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Woes of disability in the Maternity Ward

By Vision Reporter

Added 2nd June 2014 05:46 PM

Every human being has a right to access medical care and the Government of Uganda is fighting hard to ensure that there is a health centre in every sub county hence bringing the services nearer to people.

trueBy Regina Namuloki Muhasa

Every human being has a right to access medical care and the Government of Uganda is fighting hard to ensure that there is a health centre in every sub county hence bringing the services nearer to people.

I believe it is within this spirit that the Government of Uganda has funded the construction of a child care facility for the Parliament to enable the child bearing female Members of Parliament (MPs) to continue with their child bearing role uninterrupted while serving as MPs.

The Government that has incurred a major cost to provide such a facility for the female MPs who constitute less than 1% of all the women in Uganda, can afford to provide special health and maternity facilities for the disabled women who I believe constitute even a bigger percentage.

Unless a deliberative effort is made, women with disabilities may never get the opportunity to enjoy health services especially maternity services like other women in Uganda and yet one disabled woman who is now a retired senior citizen rightly said that the “best social security for disabled women in Uganda is to have children who will take care of them at their old age. Disability becomes a challenge at old age and it is worse for those who did not have children.

It is more difficult for other people who are not the biological children to take care of the disabled at their old age in a country like Uganda, where we do not have nursing homes for the elderly”.

Last year, I was expecting and went to more than three health facilities in this country, some privately owned and others government aided but they all have one thing in common, they do not make provision for disabled mothers in the maternity ward.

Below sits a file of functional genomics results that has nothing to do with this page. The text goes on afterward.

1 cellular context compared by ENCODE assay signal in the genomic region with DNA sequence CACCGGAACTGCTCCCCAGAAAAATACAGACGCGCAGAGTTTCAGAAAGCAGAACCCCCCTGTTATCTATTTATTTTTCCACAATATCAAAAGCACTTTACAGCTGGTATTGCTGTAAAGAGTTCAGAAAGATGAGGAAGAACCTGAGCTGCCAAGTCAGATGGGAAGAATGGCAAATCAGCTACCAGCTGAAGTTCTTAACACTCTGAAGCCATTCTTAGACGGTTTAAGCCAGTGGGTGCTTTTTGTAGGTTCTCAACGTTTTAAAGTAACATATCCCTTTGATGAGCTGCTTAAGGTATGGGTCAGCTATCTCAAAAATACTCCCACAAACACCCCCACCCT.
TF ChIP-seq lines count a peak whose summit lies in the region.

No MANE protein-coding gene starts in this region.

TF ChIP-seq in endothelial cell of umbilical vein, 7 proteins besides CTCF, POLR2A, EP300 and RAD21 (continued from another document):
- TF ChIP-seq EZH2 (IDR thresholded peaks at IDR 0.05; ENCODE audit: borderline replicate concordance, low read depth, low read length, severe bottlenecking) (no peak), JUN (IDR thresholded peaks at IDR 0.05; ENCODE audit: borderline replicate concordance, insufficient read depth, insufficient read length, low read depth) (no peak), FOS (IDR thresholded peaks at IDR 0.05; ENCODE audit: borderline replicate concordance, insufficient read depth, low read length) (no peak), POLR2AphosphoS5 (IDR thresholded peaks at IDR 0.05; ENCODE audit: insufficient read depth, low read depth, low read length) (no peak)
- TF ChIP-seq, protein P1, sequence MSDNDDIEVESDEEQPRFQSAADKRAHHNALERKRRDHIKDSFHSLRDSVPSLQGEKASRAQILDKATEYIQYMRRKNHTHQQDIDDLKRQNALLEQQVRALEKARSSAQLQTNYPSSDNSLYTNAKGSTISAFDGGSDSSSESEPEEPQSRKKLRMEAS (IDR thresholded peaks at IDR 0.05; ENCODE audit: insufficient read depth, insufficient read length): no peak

For example the checkup beds used during antenatal are so high and often require use of stairs to climb which makes it difficult for a woman with multiple disabilities to climb.

The same is true of delivery beds in the labour suites. So I keep asking myself if all this kind of situation is coincidental. Or is it a deliberate move to make it difficult or to exclude women with disabilities from their God-given right of being mothers.

I visited different facilities in search for one where I would receive a service that fits my unique needs but I did not find any and in the end my baby died before birth and yet I had just visited a government health facility and was turned away without a service because I arrived late for registration, without consideration for my physical challenges.

I do believe my experience may not be different from so many disabled women, especially those in the rural areas where transport to health facilities is a challenge. 

I appeal to the Ministry of Health to make provision for women with disabilities in every health facility. I suggest that our Parliament passes a law to enforce that provision and make sure that even privately owned health facilities adhere to it.

In making such a provision, the different types of disability should be taken into consideration, i.e. the blind, deaf, mentally and physically challenged.

regnakprincess@yahoo.com
 

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